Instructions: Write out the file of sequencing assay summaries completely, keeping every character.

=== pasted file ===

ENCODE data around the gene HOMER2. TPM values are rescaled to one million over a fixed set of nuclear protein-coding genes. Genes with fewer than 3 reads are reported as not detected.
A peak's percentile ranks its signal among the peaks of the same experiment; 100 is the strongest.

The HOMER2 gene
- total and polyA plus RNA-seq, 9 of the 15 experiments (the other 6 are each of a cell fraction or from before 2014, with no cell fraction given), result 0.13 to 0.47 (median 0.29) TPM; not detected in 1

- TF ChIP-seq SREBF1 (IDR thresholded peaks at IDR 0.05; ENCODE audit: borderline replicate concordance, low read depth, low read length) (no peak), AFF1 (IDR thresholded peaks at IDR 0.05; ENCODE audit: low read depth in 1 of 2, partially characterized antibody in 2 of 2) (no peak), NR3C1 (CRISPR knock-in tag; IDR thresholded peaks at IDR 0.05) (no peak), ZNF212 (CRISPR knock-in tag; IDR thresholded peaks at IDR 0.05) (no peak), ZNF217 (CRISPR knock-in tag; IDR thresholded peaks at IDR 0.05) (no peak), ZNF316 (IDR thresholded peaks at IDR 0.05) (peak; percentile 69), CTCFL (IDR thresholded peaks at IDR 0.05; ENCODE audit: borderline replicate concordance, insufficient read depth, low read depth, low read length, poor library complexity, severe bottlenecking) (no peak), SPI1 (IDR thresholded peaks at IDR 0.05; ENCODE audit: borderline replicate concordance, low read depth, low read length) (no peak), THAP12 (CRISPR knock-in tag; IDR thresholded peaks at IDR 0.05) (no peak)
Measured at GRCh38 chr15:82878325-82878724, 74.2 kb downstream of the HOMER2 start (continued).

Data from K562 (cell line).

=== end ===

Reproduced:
ENCODE data around the gene HOMER2. TPM values are rescaled to one million over a fixed set of nuclear protein-coding genes. Genes with fewer than 3 reads are reported as not detected.
A peak's percentile ranks its signal among the peaks of the same experiment; 100 is the strongest.

The HOMER2 gene
- total and polyA plus RNA-seq, 9 of the 15 experiments (the other 6 are each of a cell fraction or from before 2014, with no cell fraction given), result 0.13 to 0.47 (median 0.29) TPM; not detected in 1

- TF ChIP-seq SREBF1 (IDR thresholded peaks at IDR 0.05; ENCODE audit: borderline replicate concordance, low read depth, low read length) (no peak), AFF1 (IDR thresholded peaks at IDR 0.05; ENCODE audit: low read depth in 1 of 2, partially characterized antibody in 2 of 2) (no peak), NR3C1 (CRISPR knock-in tag; IDR thresholded peaks at IDR 0.05) (no peak), ZNF212 (CRISPR knock-in tag; IDR thresholded peaks at IDR 0.05) (no peak), ZNF217 (CRISPR knock-in tag; IDR thresholded peaks at IDR 0.05) (no peak), ZNF316 (IDR thresholded peaks at IDR 0.05) (peak; percentile 69), CTCFL (IDR thresholded peaks at IDR 0.05; ENCODE audit: borderline replicate concordance, insufficient read depth, low read depth, low read length, poor library complexity, severe bottlenecking) (no peak), SPI1 (IDR thresholded peaks at IDR 0.05; ENCODE audit: borderline replicate concordance, low read depth, low read length) (no peak), THAP12 (CRISPR knock-in tag; IDR thresholded peaks at IDR 0.05) (no peak)
Measured at GRCh38 chr15:82878325-82878724, 74.2 kb downstream of the HOMER2 start (continued).

Data from K562 (cell line).